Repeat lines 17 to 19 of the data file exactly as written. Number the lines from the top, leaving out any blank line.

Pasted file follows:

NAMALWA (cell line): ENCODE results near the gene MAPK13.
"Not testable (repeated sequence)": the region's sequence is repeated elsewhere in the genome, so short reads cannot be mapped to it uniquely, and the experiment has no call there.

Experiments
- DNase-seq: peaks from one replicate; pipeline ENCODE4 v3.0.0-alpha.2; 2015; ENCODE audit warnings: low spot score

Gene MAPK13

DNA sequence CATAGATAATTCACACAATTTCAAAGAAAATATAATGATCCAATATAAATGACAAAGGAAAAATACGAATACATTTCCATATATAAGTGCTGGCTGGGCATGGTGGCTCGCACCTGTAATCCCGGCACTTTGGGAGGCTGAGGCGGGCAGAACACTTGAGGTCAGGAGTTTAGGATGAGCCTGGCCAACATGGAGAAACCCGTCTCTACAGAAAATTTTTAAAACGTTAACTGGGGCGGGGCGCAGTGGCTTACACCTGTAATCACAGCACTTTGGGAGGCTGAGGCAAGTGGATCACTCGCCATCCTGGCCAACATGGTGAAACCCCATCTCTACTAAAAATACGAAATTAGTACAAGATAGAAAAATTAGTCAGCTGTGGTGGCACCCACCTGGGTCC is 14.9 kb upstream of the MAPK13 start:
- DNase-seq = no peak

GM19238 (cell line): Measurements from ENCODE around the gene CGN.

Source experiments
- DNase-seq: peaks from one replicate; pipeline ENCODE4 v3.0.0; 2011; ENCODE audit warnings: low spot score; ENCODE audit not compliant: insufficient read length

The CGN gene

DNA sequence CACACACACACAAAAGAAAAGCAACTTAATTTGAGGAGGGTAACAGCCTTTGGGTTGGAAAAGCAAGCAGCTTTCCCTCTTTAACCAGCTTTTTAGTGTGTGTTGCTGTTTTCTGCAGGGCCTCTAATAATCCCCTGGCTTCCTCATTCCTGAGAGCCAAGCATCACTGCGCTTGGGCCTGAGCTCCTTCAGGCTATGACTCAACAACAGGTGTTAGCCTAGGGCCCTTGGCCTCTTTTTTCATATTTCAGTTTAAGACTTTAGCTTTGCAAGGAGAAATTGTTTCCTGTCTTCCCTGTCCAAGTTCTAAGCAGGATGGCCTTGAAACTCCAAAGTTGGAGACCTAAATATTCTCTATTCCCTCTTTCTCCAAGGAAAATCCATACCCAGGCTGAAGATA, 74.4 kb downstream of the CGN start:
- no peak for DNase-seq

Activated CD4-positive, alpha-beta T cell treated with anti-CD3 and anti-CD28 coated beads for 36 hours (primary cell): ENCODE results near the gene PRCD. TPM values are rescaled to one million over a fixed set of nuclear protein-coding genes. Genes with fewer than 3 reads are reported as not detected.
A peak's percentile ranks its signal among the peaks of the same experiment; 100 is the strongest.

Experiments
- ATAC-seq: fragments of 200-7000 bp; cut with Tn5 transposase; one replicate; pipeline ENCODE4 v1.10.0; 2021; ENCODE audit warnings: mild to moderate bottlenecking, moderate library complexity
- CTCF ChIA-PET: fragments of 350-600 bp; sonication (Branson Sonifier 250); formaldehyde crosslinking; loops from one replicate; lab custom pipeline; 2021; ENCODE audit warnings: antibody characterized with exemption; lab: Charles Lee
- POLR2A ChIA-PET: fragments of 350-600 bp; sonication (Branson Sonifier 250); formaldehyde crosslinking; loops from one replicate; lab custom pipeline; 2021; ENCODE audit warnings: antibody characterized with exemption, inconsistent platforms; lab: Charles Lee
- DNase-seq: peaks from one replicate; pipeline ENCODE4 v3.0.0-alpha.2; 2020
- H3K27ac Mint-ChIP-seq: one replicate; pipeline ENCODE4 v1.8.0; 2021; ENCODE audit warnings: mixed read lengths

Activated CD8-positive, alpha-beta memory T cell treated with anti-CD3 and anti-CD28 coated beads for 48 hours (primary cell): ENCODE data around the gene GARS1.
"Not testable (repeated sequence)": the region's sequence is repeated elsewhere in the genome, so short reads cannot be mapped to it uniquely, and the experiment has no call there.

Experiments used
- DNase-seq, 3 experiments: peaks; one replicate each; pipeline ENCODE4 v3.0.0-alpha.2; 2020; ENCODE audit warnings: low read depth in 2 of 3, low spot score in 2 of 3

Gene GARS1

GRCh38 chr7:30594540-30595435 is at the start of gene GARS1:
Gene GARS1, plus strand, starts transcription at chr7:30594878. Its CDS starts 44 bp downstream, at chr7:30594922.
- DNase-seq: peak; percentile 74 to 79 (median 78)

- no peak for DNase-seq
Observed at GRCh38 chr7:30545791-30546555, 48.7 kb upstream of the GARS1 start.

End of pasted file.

- ATAC-seq: fragments of 200-7000 bp; cut with Tn5 transposase; one replicate; pipeline ENCODE4 v1.10.0; 2021; ENCODE audit warnings: mild to moderate bottlenecking, moderate library complexity
- CTCF ChIA-PET: fragments of 350-600 bp; sonication (Branson Sonifier 250); formaldehyde crosslinking; loops from one replicate; lab custom pipeline; 2021; ENCODE audit warnings: antibody characterized with exemption; lab: Charles Lee
- POLR2A ChIA-PET: fragments of 350-600 bp; sonication (Branson Sonifier 250); formaldehyde crosslinking; loops from one replicate; lab custom pipeline; 2021; ENCODE audit warnings: antibody characterized with exemption, inconsistent platforms; lab: Charles Lee